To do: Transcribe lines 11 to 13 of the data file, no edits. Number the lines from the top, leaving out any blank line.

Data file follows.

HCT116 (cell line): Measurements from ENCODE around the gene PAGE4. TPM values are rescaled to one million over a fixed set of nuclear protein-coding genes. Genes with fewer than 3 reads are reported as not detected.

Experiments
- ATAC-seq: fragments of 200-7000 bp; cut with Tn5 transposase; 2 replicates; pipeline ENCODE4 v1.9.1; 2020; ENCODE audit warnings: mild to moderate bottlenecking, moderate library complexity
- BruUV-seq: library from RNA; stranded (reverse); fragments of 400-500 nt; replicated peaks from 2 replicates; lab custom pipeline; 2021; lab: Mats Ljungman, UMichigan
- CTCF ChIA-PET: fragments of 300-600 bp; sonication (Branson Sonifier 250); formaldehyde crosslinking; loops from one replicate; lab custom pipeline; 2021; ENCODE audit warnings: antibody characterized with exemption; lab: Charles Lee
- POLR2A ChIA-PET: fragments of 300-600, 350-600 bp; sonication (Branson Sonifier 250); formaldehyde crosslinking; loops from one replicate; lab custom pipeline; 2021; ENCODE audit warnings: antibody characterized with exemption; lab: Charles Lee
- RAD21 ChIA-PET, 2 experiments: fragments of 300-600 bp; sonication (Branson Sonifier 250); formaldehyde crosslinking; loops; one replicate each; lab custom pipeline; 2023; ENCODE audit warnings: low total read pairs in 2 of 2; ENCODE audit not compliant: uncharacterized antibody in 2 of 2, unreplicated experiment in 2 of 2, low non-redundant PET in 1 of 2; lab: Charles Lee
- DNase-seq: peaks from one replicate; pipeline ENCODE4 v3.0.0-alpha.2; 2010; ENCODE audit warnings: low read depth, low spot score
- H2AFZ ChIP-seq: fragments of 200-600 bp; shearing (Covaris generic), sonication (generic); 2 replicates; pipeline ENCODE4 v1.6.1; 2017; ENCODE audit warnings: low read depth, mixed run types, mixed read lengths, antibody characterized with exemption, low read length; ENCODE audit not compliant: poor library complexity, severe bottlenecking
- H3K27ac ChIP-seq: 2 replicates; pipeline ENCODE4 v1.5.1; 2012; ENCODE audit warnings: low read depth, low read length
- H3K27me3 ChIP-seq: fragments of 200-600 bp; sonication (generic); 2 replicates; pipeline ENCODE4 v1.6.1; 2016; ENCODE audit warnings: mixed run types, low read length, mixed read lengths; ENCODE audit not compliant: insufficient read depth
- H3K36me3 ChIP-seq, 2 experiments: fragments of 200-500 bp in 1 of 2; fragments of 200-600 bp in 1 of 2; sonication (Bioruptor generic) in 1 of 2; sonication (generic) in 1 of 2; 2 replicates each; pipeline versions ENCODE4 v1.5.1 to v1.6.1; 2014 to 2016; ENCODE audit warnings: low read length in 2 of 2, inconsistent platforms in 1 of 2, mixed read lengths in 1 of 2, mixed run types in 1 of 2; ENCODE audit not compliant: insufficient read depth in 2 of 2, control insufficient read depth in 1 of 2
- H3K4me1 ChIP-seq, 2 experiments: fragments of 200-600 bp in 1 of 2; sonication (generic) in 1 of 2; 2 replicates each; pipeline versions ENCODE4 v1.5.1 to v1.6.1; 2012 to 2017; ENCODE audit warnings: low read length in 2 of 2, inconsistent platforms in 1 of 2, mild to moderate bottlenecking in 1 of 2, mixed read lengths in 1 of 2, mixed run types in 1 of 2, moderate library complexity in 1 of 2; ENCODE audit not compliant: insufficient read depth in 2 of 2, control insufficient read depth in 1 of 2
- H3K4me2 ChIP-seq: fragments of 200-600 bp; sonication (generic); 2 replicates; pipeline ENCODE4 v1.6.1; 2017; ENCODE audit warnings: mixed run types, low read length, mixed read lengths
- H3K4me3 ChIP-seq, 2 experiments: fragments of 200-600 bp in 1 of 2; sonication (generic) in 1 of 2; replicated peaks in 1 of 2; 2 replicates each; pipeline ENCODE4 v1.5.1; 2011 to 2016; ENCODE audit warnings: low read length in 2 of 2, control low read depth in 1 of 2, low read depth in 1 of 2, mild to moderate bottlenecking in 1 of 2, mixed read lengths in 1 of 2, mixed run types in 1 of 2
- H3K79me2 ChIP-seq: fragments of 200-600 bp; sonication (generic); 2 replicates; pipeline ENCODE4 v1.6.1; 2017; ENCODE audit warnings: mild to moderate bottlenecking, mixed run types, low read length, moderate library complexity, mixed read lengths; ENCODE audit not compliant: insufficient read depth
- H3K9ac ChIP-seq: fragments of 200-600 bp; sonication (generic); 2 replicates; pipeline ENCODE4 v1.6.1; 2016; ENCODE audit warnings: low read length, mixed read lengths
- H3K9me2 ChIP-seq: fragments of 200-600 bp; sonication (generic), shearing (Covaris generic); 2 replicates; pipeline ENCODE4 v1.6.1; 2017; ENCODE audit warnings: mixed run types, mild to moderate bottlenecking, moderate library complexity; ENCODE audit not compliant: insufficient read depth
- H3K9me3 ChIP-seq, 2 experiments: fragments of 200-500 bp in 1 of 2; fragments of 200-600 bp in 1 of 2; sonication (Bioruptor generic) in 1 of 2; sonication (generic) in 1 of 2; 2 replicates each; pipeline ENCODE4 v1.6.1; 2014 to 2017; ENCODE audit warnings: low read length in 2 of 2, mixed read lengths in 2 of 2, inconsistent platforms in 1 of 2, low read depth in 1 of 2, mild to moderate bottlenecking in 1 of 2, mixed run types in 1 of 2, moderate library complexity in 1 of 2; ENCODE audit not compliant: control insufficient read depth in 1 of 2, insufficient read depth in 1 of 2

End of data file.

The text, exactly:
- H3K27me3 ChIP-seq: fragments of 200-600 bp; sonication (generic); 2 replicates; pipeline ENCODE4 v1.6.1; 2016; ENCODE audit warnings: mixed run types, low read length, mixed read lengths; ENCODE audit not compliant: insufficient read depth
- H3K36me3 ChIP-seq, 2 experiments: fragments of 200-500 bp in 1 of 2; fragments of 200-600 bp in 1 of 2; sonication (Bioruptor generic) in 1 of 2; sonication (generic) in 1 of 2; 2 replicates each; pipeline versions ENCODE4 v1.5.1 to v1.6.1; 2014 to 2016; ENCODE audit warnings: low read length in 2 of 2, inconsistent platforms in 1 of 2, mixed read lengths in 1 of 2, mixed run types in 1 of 2; ENCODE audit not compliant: insufficient read depth in 2 of 2, control insufficient read depth in 1 of 2
- H3K4me1 ChIP-seq, 2 experiments: fragments of 200-600 bp in 1 of 2; sonication (generic) in 1 of 2; 2 replicates each; pipeline versions ENCODE4 v1.5.1 to v1.6.1; 2012 to 2017; ENCODE audit warnings: low read length in 2 of 2, inconsistent platforms in 1 of 2, mild to moderate bottlenecking in 1 of 2, mixed read lengths in 1 of 2, mixed run types in 1 of 2, moderate library complexity in 1 of 2; ENCODE audit not compliant: insufficient read depth in 2 of 2, control insufficient read depth in 1 of 2